Isadora Duncan (1877- 1927), artist and passionate woman, upset the dance of the XX century and laid the foundations of modern dance. In barefoot and wearing a transparent tunic dress, she took off the typical picks and tutus of dance. She reconnected dance with nature and gave to it a freedom which was perfectly in line with the spirit of the time. Her life became a legend that lived for some months in Deauville in 1914.

As Sonia Schoonejans, dance historian, highlights: “for Isadora Duncan, dance was not just an aesthetic element, but a means to change life.” Her stay in Deauville from August to November 1914, apart from the anecdotal side, was for her an opportunity to start over. It was essential to get better after a profound sorrow and find the strength to establish new projects. Some months before, her two children, Deidre, 6 years-old, and Patrick, 3 years -old, drowned, trapped with their nurse, in the car dropped into the Seine river. Her third child, born in spring 1914, had just died too.

When Isadora Duncan arrived to the Normandy Hotel of Deauville, in August 1914, the war was just declared. In summer 1914, the hotel, from the promulgation of the general mobilization on August 1st, was hosting all prominent personalities who had decided to stay in Deauville, and other who had escaped from Paris. Isadora Duncan saw in the hotel halls the singer Marthe Chenal, the aviator Santos-Dumont, Robert de Montesquiou and Sacha Guitry. Later, she rented a furnished villa known as “Black and White”.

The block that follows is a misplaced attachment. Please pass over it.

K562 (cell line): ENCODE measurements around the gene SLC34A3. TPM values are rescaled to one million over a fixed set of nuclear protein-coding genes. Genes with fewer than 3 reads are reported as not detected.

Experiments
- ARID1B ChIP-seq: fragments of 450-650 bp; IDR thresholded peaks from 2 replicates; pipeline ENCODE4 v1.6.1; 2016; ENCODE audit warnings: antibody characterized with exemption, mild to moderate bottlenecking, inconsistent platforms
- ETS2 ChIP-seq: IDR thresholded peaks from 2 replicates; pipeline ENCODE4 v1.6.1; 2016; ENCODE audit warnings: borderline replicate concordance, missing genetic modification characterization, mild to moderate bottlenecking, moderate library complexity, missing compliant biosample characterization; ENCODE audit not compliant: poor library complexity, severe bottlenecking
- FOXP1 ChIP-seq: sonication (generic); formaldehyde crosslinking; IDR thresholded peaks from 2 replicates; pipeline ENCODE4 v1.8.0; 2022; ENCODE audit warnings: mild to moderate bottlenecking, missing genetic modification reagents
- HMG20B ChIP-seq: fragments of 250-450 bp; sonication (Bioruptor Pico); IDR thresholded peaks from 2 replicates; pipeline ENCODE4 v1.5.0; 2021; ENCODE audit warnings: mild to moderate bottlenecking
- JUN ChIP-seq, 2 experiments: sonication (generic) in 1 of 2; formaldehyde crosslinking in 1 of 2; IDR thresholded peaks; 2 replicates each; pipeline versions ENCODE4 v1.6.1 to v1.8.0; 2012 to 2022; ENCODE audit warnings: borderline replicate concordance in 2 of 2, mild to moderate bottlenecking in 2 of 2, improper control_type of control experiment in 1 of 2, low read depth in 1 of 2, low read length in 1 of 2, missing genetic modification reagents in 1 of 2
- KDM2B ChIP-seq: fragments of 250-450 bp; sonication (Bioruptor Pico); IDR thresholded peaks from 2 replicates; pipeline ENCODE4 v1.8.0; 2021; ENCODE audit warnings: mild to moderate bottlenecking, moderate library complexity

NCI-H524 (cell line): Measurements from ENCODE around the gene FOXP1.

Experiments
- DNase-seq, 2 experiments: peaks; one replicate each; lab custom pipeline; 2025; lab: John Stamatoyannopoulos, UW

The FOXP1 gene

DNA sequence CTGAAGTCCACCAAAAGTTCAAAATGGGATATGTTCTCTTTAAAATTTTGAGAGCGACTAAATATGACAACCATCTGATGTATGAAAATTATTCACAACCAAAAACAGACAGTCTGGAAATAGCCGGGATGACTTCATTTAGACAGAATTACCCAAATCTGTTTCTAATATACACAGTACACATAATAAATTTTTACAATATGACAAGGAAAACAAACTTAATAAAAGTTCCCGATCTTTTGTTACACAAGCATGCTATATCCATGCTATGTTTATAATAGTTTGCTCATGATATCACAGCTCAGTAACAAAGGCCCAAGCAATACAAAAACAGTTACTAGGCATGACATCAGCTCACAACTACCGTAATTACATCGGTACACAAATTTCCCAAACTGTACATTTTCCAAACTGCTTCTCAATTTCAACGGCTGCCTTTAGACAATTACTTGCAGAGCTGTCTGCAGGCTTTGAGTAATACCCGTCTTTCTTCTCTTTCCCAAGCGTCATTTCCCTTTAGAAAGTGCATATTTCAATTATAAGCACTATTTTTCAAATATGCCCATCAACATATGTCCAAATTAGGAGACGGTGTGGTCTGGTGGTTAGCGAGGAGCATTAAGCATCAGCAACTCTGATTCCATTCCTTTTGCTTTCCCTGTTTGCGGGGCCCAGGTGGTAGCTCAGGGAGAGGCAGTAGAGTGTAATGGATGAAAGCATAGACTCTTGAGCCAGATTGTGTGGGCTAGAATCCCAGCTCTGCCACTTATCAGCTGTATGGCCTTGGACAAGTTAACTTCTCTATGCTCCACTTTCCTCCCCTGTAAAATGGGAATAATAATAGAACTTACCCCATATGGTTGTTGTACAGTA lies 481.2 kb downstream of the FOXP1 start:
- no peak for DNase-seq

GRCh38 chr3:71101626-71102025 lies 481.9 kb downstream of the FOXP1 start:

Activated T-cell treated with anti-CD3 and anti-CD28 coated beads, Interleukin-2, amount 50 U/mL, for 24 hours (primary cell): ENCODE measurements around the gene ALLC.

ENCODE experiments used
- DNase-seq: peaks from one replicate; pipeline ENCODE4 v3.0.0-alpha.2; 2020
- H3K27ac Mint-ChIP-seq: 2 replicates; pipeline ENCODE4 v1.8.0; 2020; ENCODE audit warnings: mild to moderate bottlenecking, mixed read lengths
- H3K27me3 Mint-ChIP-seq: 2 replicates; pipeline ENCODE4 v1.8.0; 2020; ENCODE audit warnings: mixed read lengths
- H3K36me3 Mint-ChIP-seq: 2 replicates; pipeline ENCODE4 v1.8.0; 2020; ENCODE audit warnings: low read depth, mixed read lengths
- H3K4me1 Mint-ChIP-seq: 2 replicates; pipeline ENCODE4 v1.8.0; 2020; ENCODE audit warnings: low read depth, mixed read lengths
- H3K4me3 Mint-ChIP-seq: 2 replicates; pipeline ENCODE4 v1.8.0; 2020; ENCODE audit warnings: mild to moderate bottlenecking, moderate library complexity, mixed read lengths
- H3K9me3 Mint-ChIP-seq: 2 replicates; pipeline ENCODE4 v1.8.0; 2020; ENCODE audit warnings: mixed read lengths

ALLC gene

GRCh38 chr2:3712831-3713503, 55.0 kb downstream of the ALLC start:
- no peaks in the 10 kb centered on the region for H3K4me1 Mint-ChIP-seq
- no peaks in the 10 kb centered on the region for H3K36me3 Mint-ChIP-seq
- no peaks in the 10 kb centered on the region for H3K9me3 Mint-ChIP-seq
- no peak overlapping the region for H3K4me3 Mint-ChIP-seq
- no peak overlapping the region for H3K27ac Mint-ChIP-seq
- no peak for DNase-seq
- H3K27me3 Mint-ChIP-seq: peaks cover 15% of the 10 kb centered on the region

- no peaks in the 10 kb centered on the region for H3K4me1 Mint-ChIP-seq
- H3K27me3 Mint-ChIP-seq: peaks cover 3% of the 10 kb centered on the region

As she had some crises of extreme sadness, she called a doctor of Deauville. This man, very touched by her distress, expressed immediately his affection, then his passionate love that was an excellent consolation to her. Sometimes she went with him visiting patients by night to the Casino of Deauville, transformed at the time into a military hospital.

This new affection helped her to recover in a period in which “wounded and dying people” brought to Deauville gave to the city a strange atmosphere. But, too far away from her usual life, she left soon to New York to reach again her dance school.

More information:

Isadora Duncan, Ma Vie, (1927) Folio-Gallimard reprint(1987)

Isadora Duncan  la danse de l’avenir Complexe edition(2003)